West Virginia Angler Catches Record-Breaking Muskie, Throws It Back in Lake

An angler in West Virginia has caught a record-breaking muskie at Burnsville Lake, with a catch weighing in at 51 pounds and just over 55 inches. This smashed the previous state record, which was set just last year, by 11 pounds.

After reeling in the giant fish and getting it weighed and measured by an official from the West Virginia Division of Natural Resources, Luke King released the muskellunge (Esox masquinongy) back into the wild.

"I've been musky fishing for around 18 years and I normally get out one to two days a week," King told Newsweek. "She fought very hard but I had the gear to tame her and the fight only lasted a couple of minutes."

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Luke King with his record-breaking muskie. Luke King

King shared images of himself and an acquaintance holding the giant fish. A second image showed the muskie being weighed. In a Facebook post he said the muskie had broken the state record for both length and weight. "This morning my dream came true," he said in the post.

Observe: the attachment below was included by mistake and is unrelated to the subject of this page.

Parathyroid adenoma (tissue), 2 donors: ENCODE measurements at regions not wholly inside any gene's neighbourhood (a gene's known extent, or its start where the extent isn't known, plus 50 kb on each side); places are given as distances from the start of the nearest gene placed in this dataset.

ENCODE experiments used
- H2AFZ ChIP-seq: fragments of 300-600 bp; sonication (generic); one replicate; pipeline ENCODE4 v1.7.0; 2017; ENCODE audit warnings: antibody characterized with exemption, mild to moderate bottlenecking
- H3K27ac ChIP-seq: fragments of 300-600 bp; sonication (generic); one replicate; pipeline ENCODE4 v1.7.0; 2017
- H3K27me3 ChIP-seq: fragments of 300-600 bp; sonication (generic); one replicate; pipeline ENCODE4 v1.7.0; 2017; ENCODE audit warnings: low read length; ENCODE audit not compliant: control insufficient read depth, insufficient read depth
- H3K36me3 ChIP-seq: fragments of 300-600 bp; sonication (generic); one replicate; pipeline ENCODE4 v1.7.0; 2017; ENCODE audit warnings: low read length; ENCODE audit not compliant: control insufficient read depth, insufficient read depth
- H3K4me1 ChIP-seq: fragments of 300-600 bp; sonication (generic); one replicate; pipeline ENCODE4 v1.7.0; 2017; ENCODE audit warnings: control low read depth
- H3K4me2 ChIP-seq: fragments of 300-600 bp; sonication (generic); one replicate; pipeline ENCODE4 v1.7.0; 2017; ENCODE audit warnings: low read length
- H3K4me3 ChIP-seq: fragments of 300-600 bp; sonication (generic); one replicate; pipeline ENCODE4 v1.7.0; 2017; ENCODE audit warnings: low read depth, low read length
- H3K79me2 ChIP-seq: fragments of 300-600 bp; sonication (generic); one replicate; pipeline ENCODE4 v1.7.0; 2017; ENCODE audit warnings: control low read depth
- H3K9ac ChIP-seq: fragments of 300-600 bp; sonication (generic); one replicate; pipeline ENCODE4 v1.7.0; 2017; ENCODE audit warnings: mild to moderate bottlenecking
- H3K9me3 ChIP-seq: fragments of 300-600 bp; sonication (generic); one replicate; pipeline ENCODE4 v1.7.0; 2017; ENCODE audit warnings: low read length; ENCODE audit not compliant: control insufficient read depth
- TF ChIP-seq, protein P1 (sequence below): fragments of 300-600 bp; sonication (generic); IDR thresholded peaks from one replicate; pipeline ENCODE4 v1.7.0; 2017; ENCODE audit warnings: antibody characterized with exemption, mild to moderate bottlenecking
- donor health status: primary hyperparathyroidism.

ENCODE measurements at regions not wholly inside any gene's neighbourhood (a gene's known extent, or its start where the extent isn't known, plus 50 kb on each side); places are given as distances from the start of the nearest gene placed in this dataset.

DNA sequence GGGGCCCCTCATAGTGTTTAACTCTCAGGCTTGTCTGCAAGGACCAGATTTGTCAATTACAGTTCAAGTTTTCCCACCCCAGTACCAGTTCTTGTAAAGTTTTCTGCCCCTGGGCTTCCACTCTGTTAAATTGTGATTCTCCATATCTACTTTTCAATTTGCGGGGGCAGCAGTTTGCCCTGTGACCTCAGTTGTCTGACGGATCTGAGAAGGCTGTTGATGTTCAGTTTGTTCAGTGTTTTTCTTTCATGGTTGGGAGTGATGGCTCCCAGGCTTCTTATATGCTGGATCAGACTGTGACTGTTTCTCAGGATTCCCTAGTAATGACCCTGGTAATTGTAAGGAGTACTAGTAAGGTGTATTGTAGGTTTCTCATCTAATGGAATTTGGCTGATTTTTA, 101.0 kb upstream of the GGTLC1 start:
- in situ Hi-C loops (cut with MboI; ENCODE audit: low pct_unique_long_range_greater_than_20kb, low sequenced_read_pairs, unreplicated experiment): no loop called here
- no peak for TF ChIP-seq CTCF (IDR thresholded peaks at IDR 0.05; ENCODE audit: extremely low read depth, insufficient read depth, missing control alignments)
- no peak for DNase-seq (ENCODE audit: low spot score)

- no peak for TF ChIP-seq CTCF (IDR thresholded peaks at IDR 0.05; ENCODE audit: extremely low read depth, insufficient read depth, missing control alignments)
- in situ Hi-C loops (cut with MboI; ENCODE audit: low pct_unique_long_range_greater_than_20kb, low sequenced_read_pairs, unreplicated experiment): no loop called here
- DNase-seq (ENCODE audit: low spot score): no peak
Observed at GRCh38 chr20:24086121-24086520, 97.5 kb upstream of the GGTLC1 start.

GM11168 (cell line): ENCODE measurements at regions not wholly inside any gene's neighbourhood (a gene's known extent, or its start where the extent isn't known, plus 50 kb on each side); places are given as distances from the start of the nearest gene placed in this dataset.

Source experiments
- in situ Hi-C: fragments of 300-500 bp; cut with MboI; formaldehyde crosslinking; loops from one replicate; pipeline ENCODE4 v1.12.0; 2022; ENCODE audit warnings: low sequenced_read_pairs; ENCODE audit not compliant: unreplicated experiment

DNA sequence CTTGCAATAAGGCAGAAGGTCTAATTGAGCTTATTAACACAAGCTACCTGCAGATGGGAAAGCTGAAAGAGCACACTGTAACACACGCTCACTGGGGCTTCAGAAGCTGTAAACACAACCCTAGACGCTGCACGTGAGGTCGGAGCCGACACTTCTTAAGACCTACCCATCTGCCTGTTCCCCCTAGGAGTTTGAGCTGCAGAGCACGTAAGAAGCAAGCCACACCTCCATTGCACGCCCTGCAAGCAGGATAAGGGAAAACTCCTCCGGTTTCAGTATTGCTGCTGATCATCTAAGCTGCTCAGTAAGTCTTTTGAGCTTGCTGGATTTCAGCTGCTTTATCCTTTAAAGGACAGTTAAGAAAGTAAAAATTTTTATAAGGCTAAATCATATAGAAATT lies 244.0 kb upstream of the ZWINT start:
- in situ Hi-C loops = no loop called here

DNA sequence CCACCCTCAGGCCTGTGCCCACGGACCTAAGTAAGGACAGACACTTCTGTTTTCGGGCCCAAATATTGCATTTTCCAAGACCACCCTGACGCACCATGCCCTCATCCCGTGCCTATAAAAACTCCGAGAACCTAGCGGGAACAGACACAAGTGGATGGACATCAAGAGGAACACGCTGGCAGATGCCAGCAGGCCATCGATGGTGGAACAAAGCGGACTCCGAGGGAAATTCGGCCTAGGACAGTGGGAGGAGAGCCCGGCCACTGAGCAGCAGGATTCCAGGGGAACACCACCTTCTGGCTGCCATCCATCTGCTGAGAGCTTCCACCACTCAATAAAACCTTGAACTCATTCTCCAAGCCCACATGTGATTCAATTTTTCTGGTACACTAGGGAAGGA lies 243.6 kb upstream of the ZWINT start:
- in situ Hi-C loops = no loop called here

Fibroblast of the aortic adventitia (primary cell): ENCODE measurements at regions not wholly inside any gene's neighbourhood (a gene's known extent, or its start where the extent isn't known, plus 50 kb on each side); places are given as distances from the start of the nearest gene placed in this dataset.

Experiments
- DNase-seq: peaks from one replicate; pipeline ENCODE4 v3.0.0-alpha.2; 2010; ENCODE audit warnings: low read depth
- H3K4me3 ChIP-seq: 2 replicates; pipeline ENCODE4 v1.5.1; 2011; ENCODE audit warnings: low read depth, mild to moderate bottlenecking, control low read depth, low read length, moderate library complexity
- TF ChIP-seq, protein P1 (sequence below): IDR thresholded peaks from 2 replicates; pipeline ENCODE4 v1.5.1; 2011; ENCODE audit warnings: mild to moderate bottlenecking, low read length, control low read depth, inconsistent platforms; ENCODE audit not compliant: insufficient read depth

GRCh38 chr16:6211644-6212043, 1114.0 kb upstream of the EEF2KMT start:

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The muskie being weighed before it was released into the river. Luke King

Hunting magazine Field & Stream said Shaw's catch represented the third time the West Virginia state record for muskies had been broken in just five years. In 2021, Chase Gibson caught a 54-inch, 39.6lb muskie at Burnsville Lake. The previous record-holder was Joe Wilfong, the magazine said. He caught a 53.5-inch, 34.6lb muskie on the Little Kanawha River in 2017.

Muskellunge are the largest members of the pike family, normally growing to around 50 inches. They have big mouths with strong teeth in their lower jaws and mouth roof. They are found in North America around the Great Lakes and serve as one of the top, ambush predators, feeding on other fish species.

Muskies are sought by anglers and are often referred to as "the fish of 10,000 casts" because they are difficult to catch. According to the International Game Fish Association, the largest ever recorded catch weighed 67lb 8oz. This muskie was caught by Cal Johnson in Wisconsin in 1949.

"I have caught many muskies in the 50-53" range but never one as big as this," King told Newsweek. "I'm very passionate about releasing musky, they take years to achieve their size—15-20 [years] most generally—and they're a very fragile fish. They're the top predator when in the water but out of the water without proper care and limiting her time out of the water she wouldn't have made it.

"I always return my musky to the water because who am I to take the life of something so beautiful!"